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Barton, Clara.

LETTER: ALS to Mrs. [Emily Fairbanks] Talbot.

Letter(s)

Barton, Clara. Autograph letter signed, "Clara Barton," to Mrs. Emily Fairbanks Talbot, Washington, D.C., March 13, 1883.
8vo, two 9-1/2 x 7-7/8" lined sheets folded to 4-7/8 x 7-7/8," 8pp; written on seven of the eight sides (in whole or in part); folded to fit an envelope; small tearing along center folds; very good.
A discursive letter to friend and confidante Emily Fairbanks Talbot (1834-1900), wife of the distinguished Massachusetts physician Israel Tisdale Talbot (1829-1899). Emily Talbot was a teacher and philanthropist who advocated higher education for women and promoted organizations for university women. Clara Barton writes to her friend concerning her possible appointment as Superintendent of the Woman's Reformatory Prison at Sherborn by longtime friend and supporter, General Benjamin Butler, then Governor of Massachusetts and, more urgently, about Lucy Larcom as the proposed author of a profile of Miss Barton for a volume to be published by A. W. Worthington.
Barton served as the president of the American National Red Cross for two decades with the exception of a brief term of service as the Sherborn superintendent. The letter suggests Barton's reluctance to take on the appointment: "I suppose I let your dear letter lie so long because I did not know just what I ought to say to it. You were all so kind and united so nobly, with Governor Butler, that I felt selfish in denying you all." Barton hopes that the original appointee will be able to accept, "...and so full of work, cares, uncertainty as to what I ought to do - and self accusations for what I did not do. I waited without a word..." Though General Butler's career acquired an indelible tinge of notoriety after his occupation of New Orleans where he acquired the sobriquet "Beast Butler," to Clara Barton he was a sympathetic supporter and invaluable aide. They first met in 1864 when she was given a note of introduction to the General as the new commander at Fortress Monroe:
He became one of Clara's most enthusiastic supporters from that time one. He appointed her superintendent of the Department of the Nurses for the Army of the James and assigned her to Point of Rocks, Virginia. He gave her passes to go where she wished and ordered his medical officers to aid her in every way.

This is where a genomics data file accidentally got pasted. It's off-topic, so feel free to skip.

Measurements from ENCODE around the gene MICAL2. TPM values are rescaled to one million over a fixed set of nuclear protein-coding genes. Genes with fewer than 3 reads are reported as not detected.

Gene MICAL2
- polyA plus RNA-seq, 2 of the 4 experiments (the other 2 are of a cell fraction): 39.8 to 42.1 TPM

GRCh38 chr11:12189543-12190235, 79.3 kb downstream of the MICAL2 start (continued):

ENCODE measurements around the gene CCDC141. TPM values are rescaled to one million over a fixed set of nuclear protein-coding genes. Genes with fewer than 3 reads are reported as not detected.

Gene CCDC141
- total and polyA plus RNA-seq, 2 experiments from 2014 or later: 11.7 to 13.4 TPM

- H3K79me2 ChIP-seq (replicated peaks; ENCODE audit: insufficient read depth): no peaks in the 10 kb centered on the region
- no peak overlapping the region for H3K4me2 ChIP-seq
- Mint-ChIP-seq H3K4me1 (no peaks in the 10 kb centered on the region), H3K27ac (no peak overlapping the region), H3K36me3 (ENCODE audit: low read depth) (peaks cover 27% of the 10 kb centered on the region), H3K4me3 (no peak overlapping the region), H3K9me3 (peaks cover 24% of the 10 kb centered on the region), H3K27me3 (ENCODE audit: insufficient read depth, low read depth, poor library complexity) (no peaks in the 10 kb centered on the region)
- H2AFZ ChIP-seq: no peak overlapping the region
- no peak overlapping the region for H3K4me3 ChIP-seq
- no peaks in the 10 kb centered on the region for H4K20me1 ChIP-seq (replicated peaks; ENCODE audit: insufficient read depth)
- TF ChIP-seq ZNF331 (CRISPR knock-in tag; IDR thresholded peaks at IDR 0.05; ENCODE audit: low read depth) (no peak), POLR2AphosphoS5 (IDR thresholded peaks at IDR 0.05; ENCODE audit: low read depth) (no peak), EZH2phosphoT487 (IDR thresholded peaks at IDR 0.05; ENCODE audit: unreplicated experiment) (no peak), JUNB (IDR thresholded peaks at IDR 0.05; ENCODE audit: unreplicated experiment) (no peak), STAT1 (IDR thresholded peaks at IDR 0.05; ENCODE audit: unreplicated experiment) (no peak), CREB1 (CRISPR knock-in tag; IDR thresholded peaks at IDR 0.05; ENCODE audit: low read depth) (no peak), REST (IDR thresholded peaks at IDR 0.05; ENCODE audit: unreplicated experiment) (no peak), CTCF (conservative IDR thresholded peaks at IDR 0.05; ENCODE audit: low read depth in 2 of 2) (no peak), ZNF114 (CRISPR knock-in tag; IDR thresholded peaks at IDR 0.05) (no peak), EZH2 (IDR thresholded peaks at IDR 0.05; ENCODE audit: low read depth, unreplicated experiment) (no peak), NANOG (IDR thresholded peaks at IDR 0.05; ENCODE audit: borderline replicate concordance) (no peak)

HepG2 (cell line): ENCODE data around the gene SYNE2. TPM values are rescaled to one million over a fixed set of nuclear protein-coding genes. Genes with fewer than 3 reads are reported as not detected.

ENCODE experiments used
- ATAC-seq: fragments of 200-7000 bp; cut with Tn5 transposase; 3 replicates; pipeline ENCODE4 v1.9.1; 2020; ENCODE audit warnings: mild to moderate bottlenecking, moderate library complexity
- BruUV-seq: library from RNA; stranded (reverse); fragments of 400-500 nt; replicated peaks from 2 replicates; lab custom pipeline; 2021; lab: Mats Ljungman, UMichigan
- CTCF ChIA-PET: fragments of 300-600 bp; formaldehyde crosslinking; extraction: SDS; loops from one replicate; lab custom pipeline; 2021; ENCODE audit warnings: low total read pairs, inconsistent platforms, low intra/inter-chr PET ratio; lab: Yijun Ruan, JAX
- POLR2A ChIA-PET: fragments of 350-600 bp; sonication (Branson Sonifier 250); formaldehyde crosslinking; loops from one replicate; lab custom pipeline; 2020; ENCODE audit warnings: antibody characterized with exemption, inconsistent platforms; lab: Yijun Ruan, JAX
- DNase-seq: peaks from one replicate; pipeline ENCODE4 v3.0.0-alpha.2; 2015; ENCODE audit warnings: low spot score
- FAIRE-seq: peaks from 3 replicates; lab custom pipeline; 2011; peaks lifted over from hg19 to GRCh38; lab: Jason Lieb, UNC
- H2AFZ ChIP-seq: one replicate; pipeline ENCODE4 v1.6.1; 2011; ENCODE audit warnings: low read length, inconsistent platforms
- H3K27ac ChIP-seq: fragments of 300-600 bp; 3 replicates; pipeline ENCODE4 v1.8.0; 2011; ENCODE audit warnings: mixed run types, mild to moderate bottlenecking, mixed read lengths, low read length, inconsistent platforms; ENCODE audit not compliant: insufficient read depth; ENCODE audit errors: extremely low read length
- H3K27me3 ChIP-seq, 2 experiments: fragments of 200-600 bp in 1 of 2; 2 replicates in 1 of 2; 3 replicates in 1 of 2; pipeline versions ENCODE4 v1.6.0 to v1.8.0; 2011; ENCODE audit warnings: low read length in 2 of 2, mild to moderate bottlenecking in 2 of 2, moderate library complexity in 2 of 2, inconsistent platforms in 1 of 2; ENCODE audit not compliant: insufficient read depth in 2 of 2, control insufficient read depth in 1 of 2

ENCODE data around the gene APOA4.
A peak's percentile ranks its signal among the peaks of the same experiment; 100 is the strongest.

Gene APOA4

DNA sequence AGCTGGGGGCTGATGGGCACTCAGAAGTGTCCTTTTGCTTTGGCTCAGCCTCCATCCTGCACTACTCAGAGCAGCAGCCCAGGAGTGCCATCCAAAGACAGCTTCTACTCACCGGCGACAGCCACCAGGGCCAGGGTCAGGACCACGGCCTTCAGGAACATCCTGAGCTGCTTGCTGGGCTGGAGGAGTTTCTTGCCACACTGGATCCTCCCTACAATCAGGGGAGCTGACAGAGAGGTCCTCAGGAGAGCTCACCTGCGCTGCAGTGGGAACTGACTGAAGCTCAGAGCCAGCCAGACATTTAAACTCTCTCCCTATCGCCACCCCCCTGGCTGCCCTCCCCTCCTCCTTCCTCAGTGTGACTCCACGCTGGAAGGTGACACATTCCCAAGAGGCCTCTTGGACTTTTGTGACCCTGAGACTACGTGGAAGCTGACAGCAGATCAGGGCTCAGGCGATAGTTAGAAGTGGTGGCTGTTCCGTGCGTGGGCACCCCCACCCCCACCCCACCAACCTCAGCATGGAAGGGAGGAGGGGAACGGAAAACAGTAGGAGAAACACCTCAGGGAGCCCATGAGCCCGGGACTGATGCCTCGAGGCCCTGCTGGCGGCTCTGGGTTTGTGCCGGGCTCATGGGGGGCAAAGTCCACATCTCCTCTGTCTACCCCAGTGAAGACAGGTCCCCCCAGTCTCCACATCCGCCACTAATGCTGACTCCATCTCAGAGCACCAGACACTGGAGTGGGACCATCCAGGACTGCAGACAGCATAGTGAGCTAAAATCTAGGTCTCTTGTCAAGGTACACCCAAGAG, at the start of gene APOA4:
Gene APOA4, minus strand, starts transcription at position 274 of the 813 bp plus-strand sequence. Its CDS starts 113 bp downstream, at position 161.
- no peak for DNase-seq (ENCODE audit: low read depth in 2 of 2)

Butler told his officers, "Honor any request that Miss Barton makes without question. She out-ranks me." After war's end, Butler entered politics to rather dubious effect; he twice ran for Governor of Massachusetts and in 1882 finally succeeded in winning election. With the increased attention being focused on prison reform, Butler's desire to appoint Barton whose profound empathy for others combined with an extraordinary capacity to organize and lead is understandable. The letter, however, abundantly reflects Barton's reluctance to leave her nascent Red Cross and undertake the appointment.
Even more intriguing is Miss Barton's concern about the authorship of a profile of her life to appear in a volume to be printed by Hartford publisher A.D. Worthington. He has proposed Lucy Larcom, author, poet, and editor, to write the profile:
He seems to be quite anxious that she do it - says she is in full sympathy with my work and is very desirous of making the Sketch -. He adds that I, "of course know of Miss L., her acknowledge[d] ability and great reputation he regards it as fortunate that she is so anxious to write it as he thinks I could scarcely fall into better hands.".
 Barton recounts that "Miss Larcom called upon me at Mrs. Claflin's...she was pleasant and I liked her, but I am not very familiar with her writings I am ashamed to confess as I work too much and read too little." With some embarrassment, Barton asks Mrs. Talbot to "do a little more 'secret Service' for me and tell me just in a word, yes or no." Worthington has sent her a list of subjects and contributors; Barton notes, a trifle wistfully, "Miss [Elizabeth Stuart] Phelps writes Mrs. Livermore. I presume that is all she feels able to do." She continues, "Mr. Worthington adds by way of 'taffy' that he is 'specially interested to make this sketch an interesting one for he is one of the old soldiers who remember me gratefully and that no other sketch in the book can elicit the interest for him that this does..." Mrs. Talbot may have succeeded in allaying Barton's concerns; as a fellow Bostonian she no doubt was familiar with the writer and editor. In any event, two years later the volume Our Famous Women appeared with Larcom's admiring account of Barton's life and career. A letter with exceptional content, touching upon a brief but significant hiatus in Barton's association with the American Red Cross and Barton's sensitivity to the shaping of her public persona.
Angel of the Battlefield, by Ishbel Ross, pp. 77, 80, 92, 152.
Concise Dictionary of American Biography, pp. 131, 1040, 1041.
NAW I, pp. 103-108.
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